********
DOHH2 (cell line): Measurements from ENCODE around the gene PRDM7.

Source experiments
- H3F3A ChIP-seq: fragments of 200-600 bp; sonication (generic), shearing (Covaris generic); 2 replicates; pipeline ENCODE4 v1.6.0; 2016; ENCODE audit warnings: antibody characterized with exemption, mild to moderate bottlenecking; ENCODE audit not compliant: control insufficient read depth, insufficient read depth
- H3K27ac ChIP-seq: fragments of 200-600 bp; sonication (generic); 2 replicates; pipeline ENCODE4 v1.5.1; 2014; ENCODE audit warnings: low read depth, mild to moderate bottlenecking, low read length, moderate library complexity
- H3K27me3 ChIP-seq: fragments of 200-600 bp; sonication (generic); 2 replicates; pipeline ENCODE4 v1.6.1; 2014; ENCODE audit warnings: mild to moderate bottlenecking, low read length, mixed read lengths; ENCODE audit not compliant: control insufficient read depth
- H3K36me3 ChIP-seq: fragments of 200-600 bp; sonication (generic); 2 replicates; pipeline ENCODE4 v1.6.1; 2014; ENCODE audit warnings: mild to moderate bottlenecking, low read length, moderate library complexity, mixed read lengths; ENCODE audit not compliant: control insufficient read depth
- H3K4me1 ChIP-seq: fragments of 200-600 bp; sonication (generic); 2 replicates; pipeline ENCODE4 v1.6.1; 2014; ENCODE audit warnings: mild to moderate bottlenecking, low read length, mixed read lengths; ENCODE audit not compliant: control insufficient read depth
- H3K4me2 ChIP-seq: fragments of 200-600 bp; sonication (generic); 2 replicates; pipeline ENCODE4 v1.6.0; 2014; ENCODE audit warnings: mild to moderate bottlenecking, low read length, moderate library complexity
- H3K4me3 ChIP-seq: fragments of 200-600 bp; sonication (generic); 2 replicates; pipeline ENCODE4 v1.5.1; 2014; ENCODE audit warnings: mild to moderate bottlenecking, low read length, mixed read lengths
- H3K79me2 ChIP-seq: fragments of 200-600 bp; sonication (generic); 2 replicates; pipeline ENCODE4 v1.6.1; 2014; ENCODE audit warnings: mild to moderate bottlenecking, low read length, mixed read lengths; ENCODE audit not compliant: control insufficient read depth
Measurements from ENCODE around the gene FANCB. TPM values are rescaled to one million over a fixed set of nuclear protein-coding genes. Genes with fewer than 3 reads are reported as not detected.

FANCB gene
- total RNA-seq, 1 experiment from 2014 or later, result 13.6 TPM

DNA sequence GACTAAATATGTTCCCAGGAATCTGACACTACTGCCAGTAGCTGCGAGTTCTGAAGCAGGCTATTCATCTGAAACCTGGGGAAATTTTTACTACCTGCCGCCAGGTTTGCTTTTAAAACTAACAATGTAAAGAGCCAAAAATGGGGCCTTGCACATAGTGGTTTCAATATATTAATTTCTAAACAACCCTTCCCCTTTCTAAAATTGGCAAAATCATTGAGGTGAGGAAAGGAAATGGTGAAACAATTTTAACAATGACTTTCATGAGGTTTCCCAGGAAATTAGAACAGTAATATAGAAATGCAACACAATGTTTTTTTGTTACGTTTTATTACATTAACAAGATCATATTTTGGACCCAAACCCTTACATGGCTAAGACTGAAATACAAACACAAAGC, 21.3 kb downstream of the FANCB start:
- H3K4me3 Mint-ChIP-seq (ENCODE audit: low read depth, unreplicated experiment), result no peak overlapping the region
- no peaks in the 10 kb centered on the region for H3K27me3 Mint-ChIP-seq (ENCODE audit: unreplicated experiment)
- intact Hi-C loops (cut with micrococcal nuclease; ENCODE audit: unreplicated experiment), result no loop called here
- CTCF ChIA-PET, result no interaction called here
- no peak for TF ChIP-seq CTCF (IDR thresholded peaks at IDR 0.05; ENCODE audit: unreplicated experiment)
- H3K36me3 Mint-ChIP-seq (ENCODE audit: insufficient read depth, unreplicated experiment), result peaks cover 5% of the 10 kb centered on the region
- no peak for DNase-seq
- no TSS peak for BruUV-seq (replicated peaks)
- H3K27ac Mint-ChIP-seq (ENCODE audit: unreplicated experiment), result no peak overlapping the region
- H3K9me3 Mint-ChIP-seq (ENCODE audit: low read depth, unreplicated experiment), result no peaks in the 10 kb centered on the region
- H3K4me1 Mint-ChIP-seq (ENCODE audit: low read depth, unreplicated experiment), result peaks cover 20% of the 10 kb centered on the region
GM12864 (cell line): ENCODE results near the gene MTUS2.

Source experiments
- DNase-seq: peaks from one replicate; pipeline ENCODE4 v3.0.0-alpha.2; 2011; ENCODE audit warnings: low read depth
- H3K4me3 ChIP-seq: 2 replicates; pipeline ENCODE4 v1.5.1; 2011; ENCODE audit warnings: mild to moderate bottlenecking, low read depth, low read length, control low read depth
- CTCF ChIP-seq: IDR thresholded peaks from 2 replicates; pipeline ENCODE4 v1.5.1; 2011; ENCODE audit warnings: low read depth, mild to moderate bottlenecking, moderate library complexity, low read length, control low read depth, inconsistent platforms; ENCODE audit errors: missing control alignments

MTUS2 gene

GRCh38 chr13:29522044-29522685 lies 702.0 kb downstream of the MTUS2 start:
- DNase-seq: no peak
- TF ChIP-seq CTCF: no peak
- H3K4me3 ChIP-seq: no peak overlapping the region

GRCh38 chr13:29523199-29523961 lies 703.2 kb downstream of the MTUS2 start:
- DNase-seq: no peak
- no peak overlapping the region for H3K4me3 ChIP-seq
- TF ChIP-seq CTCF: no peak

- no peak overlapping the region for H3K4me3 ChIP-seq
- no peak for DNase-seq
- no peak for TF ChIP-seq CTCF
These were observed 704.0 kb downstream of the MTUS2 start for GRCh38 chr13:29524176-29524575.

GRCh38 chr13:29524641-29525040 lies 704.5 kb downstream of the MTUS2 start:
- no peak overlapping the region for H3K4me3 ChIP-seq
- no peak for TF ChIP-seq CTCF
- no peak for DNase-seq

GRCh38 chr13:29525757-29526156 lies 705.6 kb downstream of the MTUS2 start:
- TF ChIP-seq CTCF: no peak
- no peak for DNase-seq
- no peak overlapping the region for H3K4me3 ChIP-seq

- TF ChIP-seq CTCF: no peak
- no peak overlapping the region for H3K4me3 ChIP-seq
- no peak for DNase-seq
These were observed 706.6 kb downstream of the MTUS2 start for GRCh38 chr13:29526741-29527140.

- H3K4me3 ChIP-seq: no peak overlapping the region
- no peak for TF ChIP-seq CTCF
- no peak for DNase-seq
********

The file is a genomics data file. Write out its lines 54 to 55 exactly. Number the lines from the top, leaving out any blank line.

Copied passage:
- no peak for DNase-seq
These were observed 706.6 kb downstream of the MTUS2 start for GRCh38 chr13:29526741-29527140.